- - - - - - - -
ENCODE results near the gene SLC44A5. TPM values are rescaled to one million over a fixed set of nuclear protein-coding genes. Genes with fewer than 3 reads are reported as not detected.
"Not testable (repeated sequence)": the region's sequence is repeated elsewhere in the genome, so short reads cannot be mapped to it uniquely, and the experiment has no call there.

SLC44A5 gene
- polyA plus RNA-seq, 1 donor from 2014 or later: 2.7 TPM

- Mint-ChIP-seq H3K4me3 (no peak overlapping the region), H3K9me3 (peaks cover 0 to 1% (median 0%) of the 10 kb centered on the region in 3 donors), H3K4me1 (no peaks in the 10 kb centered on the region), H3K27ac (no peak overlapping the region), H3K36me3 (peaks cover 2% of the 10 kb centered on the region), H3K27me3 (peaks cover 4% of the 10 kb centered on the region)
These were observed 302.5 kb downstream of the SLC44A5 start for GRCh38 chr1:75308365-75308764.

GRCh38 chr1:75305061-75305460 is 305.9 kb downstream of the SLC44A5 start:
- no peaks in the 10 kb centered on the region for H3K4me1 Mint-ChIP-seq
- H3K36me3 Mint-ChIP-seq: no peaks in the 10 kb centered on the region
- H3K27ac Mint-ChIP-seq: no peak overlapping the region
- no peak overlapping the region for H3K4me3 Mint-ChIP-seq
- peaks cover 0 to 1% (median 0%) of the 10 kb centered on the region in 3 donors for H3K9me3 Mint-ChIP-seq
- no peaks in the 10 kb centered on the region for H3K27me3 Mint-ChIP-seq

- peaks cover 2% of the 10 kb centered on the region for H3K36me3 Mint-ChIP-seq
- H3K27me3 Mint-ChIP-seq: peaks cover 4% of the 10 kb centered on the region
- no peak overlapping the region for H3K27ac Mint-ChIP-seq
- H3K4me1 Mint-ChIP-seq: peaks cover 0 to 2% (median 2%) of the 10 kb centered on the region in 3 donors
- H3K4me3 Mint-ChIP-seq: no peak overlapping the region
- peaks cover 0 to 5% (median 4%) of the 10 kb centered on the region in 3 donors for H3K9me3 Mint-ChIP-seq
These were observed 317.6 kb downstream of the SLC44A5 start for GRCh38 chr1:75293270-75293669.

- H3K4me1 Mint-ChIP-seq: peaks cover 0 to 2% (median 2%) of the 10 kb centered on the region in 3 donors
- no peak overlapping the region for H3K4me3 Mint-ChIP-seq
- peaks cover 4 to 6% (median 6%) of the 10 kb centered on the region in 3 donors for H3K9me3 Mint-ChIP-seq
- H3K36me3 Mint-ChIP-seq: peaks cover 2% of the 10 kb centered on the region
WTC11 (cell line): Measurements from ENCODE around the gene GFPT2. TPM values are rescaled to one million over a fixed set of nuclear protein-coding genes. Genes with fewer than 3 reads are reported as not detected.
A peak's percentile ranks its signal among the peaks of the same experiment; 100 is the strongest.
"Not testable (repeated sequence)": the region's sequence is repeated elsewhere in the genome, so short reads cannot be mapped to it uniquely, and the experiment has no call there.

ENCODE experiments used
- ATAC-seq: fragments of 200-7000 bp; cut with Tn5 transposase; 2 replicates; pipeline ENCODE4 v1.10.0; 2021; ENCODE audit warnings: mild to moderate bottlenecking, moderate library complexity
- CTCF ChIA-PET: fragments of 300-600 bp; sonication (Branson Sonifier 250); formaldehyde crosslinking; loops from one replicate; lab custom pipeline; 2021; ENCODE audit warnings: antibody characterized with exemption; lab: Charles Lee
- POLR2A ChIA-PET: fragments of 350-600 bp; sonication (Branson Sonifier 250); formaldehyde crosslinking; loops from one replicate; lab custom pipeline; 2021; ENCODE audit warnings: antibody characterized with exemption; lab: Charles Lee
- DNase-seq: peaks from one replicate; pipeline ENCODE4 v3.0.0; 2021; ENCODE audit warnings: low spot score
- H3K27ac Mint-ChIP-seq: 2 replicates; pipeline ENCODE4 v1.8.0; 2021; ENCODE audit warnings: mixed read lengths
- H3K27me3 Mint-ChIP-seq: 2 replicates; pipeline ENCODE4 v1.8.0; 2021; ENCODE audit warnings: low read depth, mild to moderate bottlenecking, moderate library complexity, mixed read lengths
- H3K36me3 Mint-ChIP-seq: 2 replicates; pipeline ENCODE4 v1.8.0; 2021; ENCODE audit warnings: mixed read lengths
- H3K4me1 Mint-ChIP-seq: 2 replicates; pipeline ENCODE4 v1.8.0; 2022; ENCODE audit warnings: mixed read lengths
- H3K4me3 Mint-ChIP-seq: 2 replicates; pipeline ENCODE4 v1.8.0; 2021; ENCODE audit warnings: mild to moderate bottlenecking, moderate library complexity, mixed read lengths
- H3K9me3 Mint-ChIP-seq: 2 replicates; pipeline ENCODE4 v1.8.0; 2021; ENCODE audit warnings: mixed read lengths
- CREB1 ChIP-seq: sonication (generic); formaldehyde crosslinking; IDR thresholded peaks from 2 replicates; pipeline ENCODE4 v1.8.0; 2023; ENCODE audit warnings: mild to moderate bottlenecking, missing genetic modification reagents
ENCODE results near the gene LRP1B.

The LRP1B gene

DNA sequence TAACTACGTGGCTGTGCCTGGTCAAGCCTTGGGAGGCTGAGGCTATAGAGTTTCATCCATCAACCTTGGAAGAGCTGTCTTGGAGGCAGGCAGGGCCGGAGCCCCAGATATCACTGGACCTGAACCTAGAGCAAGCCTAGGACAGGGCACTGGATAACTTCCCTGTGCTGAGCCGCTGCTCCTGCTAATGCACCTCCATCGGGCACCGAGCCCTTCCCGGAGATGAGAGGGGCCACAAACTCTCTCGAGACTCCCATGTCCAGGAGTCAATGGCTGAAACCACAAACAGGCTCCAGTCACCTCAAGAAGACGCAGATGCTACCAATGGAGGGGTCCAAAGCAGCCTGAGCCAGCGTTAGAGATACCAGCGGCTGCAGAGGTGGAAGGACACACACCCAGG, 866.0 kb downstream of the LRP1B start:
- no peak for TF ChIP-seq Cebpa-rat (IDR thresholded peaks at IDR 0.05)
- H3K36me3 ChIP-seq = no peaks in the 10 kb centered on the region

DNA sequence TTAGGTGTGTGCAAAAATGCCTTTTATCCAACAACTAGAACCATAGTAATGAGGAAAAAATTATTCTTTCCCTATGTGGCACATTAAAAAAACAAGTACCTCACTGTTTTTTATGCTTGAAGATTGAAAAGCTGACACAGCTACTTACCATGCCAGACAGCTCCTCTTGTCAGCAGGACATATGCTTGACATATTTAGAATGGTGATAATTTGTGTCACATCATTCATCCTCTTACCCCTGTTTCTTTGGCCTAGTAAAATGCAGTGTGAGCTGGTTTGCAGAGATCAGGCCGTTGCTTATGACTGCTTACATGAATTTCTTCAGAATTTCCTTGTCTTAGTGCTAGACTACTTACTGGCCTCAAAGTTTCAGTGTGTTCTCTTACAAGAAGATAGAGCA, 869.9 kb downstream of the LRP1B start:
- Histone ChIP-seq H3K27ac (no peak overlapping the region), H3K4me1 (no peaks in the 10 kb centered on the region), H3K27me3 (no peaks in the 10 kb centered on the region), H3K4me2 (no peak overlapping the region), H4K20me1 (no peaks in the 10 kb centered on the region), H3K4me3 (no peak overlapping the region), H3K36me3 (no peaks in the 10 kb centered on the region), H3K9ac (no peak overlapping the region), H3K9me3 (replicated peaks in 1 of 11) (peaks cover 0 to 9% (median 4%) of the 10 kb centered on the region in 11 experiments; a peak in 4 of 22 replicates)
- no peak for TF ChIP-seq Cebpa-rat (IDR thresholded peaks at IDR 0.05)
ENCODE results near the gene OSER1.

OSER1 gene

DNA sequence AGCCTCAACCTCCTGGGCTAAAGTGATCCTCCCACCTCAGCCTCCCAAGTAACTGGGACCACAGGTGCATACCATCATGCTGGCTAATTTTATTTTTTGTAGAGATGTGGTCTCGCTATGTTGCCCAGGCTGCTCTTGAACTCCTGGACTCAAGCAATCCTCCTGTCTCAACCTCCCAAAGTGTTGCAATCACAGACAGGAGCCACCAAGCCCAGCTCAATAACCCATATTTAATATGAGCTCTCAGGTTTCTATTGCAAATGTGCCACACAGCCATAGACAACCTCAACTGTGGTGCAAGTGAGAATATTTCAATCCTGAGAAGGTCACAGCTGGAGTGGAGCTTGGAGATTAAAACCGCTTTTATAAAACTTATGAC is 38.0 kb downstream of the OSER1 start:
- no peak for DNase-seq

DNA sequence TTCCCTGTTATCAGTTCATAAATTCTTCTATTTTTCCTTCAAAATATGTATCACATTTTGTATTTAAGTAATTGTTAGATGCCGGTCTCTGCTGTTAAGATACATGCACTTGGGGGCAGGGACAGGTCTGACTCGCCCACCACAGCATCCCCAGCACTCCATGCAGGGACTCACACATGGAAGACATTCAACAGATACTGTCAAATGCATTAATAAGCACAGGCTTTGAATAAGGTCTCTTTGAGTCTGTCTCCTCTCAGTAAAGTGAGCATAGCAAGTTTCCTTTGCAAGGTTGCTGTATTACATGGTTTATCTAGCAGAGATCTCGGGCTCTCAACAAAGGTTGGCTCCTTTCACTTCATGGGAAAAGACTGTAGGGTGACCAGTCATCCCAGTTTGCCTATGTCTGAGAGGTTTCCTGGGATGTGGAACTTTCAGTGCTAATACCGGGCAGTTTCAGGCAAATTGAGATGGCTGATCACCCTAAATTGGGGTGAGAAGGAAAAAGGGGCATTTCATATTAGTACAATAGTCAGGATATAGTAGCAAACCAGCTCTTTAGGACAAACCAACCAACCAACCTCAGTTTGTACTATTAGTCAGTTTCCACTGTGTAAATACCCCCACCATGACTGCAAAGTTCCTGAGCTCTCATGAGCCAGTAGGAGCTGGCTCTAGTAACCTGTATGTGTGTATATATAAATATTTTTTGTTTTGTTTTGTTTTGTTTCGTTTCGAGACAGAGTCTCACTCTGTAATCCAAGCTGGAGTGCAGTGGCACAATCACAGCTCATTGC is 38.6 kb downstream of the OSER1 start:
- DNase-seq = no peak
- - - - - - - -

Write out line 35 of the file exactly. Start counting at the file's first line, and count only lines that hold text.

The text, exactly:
- H3K36me3 Mint-ChIP-seq: 2 replicates; pipeline ENCODE4 v1.8.0; 2021; ENCODE audit warnings: mixed read lengths